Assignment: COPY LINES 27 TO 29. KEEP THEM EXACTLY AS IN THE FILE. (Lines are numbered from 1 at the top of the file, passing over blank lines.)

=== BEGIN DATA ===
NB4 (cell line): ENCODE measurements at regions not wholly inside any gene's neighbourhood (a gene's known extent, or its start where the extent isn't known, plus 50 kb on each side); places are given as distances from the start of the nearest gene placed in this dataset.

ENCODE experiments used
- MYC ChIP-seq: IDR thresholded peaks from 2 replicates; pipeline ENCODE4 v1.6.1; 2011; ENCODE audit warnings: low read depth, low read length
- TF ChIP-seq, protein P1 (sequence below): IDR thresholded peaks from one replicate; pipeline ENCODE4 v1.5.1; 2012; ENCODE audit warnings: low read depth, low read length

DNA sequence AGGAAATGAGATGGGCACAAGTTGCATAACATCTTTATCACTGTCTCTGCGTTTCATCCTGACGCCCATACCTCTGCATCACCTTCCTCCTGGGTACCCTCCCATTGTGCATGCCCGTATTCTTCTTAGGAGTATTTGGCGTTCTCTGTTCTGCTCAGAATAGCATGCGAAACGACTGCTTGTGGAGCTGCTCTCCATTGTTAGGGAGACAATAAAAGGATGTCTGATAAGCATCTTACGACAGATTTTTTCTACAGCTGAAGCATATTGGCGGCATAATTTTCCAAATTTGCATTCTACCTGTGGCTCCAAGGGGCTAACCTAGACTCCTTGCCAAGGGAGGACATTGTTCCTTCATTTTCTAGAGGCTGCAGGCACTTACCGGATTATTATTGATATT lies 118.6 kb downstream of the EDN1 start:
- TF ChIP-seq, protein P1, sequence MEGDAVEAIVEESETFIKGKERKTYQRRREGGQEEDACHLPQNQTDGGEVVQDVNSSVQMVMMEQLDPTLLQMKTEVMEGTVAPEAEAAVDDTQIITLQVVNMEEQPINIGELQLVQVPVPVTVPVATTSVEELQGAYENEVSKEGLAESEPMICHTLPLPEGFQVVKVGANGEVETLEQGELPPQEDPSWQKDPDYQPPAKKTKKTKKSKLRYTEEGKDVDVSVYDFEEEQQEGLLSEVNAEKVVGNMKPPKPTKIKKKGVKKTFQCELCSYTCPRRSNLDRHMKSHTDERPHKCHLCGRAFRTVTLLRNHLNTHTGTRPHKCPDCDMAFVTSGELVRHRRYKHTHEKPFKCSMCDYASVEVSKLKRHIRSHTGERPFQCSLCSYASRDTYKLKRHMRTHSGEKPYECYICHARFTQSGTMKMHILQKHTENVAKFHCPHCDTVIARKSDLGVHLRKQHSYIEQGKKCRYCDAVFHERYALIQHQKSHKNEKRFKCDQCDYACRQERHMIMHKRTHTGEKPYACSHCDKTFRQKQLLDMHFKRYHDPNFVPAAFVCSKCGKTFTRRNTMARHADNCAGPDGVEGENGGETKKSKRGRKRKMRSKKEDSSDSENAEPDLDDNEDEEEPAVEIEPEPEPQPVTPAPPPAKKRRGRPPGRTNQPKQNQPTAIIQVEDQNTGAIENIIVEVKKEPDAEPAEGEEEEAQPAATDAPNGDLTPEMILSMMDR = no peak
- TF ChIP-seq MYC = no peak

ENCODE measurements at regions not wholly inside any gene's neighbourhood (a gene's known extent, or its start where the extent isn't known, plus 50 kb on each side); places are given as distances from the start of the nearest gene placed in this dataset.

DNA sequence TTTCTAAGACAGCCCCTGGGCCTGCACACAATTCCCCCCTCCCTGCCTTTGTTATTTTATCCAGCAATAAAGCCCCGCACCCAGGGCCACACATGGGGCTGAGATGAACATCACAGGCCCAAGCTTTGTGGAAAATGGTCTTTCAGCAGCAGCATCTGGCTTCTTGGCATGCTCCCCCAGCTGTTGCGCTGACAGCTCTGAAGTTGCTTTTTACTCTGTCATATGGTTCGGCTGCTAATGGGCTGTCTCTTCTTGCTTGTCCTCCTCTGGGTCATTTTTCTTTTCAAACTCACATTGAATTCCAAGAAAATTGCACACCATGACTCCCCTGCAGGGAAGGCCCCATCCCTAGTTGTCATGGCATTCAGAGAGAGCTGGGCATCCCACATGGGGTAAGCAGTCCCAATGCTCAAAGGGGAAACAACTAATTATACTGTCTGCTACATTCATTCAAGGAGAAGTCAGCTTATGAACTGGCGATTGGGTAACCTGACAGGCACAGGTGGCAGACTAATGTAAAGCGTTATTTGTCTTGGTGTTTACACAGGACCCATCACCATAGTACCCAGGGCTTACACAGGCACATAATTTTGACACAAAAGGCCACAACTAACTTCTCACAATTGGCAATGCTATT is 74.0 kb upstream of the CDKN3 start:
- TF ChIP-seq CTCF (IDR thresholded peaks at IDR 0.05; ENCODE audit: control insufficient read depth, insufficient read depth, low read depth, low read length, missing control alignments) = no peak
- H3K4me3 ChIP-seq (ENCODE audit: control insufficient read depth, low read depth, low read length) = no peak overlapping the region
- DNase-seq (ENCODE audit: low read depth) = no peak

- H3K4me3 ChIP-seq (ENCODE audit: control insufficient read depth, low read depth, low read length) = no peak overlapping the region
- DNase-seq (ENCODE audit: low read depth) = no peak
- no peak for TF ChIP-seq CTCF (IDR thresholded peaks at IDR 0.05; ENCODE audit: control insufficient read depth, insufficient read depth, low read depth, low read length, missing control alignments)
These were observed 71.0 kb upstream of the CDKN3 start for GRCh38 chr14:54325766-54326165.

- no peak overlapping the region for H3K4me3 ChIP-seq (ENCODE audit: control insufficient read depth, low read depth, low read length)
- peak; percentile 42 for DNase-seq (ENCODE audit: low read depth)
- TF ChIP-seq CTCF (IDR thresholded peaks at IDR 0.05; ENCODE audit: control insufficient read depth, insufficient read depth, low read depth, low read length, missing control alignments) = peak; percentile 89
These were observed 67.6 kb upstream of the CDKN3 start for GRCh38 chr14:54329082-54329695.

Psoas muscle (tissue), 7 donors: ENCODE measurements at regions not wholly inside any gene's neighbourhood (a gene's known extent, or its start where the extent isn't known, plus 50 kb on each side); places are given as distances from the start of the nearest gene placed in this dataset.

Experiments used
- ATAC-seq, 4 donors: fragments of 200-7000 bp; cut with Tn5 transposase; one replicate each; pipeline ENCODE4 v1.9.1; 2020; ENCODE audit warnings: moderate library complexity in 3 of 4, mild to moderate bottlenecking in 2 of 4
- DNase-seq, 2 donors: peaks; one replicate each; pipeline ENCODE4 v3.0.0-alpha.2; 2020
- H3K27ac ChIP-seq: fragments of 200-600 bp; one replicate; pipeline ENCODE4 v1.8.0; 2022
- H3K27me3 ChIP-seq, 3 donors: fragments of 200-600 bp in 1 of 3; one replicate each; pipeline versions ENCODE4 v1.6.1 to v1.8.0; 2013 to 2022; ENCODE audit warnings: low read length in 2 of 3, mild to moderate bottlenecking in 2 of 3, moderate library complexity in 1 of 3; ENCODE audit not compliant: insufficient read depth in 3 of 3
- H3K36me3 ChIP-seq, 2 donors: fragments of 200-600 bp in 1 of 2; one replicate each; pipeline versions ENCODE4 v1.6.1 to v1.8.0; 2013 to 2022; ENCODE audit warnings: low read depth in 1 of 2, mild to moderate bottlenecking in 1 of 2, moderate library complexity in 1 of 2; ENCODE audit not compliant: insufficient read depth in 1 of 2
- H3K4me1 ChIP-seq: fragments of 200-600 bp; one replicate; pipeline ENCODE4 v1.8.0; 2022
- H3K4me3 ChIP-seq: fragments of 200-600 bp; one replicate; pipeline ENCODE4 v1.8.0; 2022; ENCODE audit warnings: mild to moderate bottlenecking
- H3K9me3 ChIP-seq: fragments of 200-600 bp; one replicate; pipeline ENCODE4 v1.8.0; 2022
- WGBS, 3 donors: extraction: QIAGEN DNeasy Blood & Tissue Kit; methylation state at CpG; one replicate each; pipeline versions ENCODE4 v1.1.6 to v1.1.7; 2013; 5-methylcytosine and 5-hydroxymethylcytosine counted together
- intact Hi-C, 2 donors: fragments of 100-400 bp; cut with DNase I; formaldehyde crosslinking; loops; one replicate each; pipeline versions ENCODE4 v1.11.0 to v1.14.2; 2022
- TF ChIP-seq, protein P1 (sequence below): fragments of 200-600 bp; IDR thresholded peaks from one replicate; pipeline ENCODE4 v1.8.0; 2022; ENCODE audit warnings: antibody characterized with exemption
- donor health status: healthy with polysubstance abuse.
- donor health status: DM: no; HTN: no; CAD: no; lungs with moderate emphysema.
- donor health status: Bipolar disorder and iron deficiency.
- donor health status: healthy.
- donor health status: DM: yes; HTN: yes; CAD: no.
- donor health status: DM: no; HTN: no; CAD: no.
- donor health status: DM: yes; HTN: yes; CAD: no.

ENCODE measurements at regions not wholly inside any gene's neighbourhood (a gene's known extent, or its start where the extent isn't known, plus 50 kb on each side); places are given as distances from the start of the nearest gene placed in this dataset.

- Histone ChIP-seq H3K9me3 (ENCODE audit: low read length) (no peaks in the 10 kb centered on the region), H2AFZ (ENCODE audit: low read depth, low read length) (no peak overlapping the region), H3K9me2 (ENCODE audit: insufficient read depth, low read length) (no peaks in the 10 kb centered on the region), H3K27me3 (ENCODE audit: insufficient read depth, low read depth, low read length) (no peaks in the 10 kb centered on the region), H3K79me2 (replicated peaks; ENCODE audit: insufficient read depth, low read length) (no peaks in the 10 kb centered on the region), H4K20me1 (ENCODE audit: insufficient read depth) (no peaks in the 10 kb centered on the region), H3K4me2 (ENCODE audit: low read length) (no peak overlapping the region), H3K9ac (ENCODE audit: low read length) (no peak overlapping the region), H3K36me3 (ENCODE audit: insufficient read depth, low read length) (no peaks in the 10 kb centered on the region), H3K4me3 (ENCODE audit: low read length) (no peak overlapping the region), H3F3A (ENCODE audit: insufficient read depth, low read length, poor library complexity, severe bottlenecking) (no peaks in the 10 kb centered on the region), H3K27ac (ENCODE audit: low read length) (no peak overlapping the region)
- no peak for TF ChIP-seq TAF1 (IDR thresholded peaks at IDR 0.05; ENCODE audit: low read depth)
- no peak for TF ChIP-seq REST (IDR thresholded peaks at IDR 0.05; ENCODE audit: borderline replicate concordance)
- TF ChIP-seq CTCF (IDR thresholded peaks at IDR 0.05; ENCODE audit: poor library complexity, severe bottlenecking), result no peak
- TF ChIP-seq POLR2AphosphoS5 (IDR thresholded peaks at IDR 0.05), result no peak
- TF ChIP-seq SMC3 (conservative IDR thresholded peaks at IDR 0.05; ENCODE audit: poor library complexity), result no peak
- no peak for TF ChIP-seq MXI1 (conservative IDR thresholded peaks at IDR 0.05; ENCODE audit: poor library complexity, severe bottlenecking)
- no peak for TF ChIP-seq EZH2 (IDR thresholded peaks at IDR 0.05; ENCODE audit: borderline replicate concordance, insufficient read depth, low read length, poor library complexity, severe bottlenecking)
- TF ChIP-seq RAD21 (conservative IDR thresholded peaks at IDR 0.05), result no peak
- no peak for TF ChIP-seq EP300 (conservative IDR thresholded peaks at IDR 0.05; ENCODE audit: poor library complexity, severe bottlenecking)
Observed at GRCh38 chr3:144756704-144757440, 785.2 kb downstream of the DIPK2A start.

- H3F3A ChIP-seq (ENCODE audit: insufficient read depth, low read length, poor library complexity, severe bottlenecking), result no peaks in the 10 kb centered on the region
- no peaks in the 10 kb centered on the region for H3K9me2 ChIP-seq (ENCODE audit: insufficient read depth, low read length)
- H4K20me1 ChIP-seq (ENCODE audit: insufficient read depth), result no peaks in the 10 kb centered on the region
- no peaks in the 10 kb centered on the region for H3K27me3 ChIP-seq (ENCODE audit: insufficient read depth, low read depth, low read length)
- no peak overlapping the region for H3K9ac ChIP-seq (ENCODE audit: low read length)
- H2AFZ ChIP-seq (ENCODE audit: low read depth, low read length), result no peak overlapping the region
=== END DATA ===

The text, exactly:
- H3K36me3 ChIP-seq, 2 donors: fragments of 200-600 bp in 1 of 2; one replicate each; pipeline versions ENCODE4 v1.6.1 to v1.8.0; 2013 to 2022; ENCODE audit warnings: low read depth in 1 of 2, mild to moderate bottlenecking in 1 of 2, moderate library complexity in 1 of 2; ENCODE audit not compliant: insufficient read depth in 1 of 2
- H3K4me1 ChIP-seq: fragments of 200-600 bp; one replicate; pipeline ENCODE4 v1.8.0; 2022
- H3K4me3 ChIP-seq: fragments of 200-600 bp; one replicate; pipeline ENCODE4 v1.8.0; 2022; ENCODE audit warnings: mild to moderate bottlenecking